Functional analysis of cGMP-dependent protein kinases I and II as mediators of NO/cGMP effects
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NO and cGMP have emerged as important signal transduction mediators of the effects of certain hormones, inter-/intracellular signals, toxins and drugs. However, a major challenge is to define relevant criteria for determining which of the many NO and/or cGMP effects are dependent on cGMP-dependent protein kinases (cGKs). Important criteria include that: (1) the cell types/tissues investigated contain at least one form of cGK which is activated by the cGMP-elevating agent in the intact cell system; (2) specific activators/inhibitors of cGKs mimic/block the effects of cGMP-elevating agents in the intact cell system; and (3) the cGMP effect is absent or blunted in cGK-deficient systems, or can be reconstituted by the introduction of active cGKs.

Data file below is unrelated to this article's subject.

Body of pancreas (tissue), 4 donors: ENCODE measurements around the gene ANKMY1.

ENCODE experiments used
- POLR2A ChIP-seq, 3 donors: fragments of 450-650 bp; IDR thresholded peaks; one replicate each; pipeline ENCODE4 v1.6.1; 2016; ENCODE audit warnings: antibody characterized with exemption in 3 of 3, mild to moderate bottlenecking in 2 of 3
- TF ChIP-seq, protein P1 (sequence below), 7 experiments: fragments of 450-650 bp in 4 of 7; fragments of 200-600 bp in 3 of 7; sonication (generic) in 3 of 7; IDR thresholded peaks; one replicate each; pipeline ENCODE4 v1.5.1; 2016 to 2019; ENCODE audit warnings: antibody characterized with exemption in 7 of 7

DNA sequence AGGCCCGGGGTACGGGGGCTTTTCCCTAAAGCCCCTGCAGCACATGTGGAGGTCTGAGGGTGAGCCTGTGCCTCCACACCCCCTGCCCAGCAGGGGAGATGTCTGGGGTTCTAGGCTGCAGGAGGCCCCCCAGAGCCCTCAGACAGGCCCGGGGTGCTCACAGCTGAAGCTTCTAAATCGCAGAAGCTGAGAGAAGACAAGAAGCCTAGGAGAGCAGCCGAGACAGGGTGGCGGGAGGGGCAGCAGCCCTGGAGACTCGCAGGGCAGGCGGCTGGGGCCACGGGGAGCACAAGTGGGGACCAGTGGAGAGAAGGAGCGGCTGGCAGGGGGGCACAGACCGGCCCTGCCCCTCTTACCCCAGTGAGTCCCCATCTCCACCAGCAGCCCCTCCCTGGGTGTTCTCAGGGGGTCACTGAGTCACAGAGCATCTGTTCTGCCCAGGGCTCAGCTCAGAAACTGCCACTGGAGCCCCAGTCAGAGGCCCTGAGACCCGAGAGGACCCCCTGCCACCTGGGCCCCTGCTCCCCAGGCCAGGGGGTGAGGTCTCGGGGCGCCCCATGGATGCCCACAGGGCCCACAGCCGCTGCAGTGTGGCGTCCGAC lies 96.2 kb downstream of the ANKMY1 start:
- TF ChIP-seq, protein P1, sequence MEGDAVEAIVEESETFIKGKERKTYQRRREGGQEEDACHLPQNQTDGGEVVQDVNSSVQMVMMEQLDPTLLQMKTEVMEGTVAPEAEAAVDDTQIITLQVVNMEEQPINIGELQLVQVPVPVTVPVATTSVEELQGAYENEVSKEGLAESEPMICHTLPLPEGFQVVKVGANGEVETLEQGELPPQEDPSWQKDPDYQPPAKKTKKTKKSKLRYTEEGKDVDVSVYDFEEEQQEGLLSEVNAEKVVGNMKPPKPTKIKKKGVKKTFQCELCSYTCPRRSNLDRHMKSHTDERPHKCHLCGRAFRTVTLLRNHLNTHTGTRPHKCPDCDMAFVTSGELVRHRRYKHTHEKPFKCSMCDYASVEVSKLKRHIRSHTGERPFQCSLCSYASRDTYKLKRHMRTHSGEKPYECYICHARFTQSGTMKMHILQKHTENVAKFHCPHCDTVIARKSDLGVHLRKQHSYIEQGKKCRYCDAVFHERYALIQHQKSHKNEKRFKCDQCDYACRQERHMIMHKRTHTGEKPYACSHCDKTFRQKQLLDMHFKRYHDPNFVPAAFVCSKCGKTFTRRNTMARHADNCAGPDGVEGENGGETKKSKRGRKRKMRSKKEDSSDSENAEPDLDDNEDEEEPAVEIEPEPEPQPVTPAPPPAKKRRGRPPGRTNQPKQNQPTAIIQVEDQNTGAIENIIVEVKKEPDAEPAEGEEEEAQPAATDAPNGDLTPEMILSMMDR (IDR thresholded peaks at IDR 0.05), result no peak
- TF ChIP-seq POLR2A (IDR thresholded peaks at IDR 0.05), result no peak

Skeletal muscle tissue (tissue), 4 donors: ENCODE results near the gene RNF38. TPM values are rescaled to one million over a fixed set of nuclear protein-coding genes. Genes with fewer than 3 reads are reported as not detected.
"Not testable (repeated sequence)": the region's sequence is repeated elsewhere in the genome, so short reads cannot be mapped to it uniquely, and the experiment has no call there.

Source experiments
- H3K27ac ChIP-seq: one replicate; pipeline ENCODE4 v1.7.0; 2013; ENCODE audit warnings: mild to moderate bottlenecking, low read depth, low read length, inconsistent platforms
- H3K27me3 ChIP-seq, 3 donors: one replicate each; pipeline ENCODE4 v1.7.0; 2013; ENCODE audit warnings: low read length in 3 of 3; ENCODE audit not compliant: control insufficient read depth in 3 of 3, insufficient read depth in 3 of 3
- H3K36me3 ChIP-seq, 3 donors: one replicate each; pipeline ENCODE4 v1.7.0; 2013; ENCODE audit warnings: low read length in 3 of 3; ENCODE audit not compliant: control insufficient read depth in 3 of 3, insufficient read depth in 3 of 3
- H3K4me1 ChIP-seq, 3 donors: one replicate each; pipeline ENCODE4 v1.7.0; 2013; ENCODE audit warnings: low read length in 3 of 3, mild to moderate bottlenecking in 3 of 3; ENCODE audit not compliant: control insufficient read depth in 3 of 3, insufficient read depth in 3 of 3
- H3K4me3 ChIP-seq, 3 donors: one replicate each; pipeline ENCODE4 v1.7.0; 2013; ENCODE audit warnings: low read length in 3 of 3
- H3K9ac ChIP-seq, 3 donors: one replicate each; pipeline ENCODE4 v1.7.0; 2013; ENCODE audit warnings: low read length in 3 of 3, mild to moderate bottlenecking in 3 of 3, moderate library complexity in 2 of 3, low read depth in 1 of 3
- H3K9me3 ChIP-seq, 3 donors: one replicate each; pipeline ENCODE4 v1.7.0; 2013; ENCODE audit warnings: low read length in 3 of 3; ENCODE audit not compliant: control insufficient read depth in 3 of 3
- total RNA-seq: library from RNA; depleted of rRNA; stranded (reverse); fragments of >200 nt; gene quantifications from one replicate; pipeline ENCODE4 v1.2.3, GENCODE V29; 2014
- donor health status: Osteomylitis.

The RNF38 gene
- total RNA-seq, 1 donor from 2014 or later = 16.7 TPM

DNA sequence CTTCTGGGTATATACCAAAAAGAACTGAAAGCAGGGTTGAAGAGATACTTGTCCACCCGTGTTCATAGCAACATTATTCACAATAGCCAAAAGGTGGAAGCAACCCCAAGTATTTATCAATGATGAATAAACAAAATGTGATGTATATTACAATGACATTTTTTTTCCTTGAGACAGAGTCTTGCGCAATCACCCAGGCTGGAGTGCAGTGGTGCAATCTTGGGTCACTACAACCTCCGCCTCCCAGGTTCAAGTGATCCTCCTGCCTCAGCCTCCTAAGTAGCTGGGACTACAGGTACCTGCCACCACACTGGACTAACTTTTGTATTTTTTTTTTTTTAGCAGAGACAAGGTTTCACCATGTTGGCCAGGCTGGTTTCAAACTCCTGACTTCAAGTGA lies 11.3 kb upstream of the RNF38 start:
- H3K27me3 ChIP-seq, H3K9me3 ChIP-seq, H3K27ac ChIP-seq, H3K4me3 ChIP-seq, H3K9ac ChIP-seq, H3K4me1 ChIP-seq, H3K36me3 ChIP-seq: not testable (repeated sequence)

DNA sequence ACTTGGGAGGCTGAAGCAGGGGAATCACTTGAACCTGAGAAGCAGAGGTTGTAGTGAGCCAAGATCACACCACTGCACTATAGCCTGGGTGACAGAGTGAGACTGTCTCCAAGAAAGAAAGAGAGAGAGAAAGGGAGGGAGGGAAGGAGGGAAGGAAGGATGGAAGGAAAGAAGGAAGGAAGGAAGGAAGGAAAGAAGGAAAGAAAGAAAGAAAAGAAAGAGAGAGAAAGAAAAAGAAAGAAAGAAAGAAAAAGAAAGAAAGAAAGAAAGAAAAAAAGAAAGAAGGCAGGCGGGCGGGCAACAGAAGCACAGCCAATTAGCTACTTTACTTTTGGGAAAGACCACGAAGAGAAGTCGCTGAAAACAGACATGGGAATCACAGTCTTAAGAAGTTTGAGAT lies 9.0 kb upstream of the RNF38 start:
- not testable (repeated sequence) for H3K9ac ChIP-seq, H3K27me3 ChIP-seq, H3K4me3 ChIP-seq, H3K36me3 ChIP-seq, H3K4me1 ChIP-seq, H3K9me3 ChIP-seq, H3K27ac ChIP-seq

Previously, analysis of cGK activity in intact cells has been very difficult. However, the analysis of vasodilator-stimulated phosphoprotein (VASP) phosphorylation by polyclonal antibodies and newly developed monoclonal antibodies, each of which specifically recognize different phosphorylation sites, allows the quantitative measurement of cGK activity in intact cells. With the use of these methods, the properties of certain cGK mutants, cGK activators (cGMP, 8-Br-cGMP, 8-pCPT-cGMP) as well as various “specific cGK inhibitors” (KT 5823, Rp-8Br-PET-cGMPS, Rp-8-pCPT-cGMPS, H8 and H89) were investigated. Although these “specific cGK inhibitors” have been widely used to establish or rule out functional roles of cGKs, very few studies have actually addressed the efficiency/specificity of such compounds in intact cells. Our results demonstrate that these inhibitors are useful tools only when used in combination with other experimental approaches and biochemical evidence.
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